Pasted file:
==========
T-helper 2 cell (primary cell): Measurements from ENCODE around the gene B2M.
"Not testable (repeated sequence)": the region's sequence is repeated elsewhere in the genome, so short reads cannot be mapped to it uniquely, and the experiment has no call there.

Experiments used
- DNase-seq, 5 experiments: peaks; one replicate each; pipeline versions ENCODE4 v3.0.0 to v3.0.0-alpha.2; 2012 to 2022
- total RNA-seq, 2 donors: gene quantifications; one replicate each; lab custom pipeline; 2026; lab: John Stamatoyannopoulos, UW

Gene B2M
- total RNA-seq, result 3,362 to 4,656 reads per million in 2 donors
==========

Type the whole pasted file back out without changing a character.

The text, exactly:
T-helper 2 cell (primary cell): Measurements from ENCODE around the gene B2M.
"Not testable (repeated sequence)": the region's sequence is repeated elsewhere in the genome, so short reads cannot be mapped to it uniquely, and the experiment has no call there.

Experiments used
- DNase-seq, 5 experiments: peaks; one replicate each; pipeline versions ENCODE4 v3.0.0 to v3.0.0-alpha.2; 2012 to 2022
- total RNA-seq, 2 donors: gene quantifications; one replicate each; lab custom pipeline; 2026; lab: John Stamatoyannopoulos, UW

Gene B2M
- total RNA-seq, result 3,362 to 4,656 reads per million in 2 donors